By justification we are raised to the dignity of sons of God, heirs of His kingdom; and this entails upon us the duty of acting in a way becoming to so high a dignity. "If thou wilt enter into life, keep the commandments," said our Lord. (St. Matt. xix. 17.) By justification we are incorporated with Christ, like a branch growing on a vine; but if the branch produces no fruit it will be cut off and cast into the fire. (St. John xv. 6.) Hence, the grace of justification is compared by our Saviour, not to a pond, but to a fountain, whose waters reach unto heaven: "But the water that I will give him shall become in him a fountain of water springing up into life everlasting." (St. John iv. 14.)

Actual Grace

After we are justified we still stand in need, in order to perform any meritorious good work, of another grace called actual. Justifying grace, of which we spoke in the preceding chapter, called also habitual grace, is something in itself lasting; actual grace is something that passes, and extends only to individual acts for the time it is needed. Actual grace is a passing, supernatural, divine help, enlightening our understanding, and moving our will, and enabling us to perform any single good action; for instance, to accept any supernatural revealed truth, or to perform any good work considered good in the supernatural order.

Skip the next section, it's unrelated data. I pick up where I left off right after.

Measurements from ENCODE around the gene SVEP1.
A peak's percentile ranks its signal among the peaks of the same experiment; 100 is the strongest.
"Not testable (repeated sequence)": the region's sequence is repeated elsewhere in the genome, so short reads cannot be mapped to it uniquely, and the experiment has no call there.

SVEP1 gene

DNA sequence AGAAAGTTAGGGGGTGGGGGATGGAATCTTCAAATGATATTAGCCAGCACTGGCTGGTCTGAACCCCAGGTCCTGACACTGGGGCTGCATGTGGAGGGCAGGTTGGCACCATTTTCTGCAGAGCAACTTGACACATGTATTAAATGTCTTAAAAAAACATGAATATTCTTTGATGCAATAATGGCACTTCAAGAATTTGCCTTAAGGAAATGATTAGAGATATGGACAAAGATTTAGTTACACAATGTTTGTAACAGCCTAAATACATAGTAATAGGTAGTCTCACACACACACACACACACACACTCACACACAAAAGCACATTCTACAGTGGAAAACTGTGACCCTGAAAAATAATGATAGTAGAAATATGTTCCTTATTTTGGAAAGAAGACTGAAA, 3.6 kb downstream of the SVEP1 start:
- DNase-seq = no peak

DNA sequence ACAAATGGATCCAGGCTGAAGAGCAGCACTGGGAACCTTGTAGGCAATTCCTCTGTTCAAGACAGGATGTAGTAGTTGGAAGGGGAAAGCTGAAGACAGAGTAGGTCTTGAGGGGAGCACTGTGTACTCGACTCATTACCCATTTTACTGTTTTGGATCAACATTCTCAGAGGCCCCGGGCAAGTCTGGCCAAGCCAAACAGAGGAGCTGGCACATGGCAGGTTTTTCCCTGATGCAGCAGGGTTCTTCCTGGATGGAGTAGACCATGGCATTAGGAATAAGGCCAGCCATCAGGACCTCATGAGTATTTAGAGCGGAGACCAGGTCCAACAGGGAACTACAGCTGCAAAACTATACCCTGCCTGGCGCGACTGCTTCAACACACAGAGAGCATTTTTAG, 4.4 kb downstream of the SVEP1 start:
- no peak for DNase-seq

Grace does not force man's free will, but respects it, and leaves man free to act with it or not. Grace, therefore, does not destroy our freewill, but only helps it, and our own working with grace is required. "God who has created thee without thee, will not save thee without thee" ("Qui creavit te sine te non salvabit te sine te"), says St. Augustine: and in Holy Scripture it is repeatedly stated that God will render to every one according to his works. A renovation which renders a soul renewed, pure, bright, amiable and endearing to God.

We stand in continual need of actual grace to perform good acts, both before and after being justified. "Without me you can do nothing," says our Saviour, and St. Paul declares that without God's grace we are incapable of even a good thought. The good acts, however, done by the help of grace without justification are not, strictly speaking, meritorious, but serve to smooth the way to justification, to move God, though merely through His mercy and condescension, to help us and render us better disposed for the same. But if, with the assistance of actual grace, good works are done by a person who is in a state of justifying grace, then they are acceptable to God, and merit an increase of grace on earth and an increase of glory in Heaven.

Hence St. Paul says: "God is not unjust that He should forget your work, and the love which you have shown in His name." (Hebrews vi. 10.)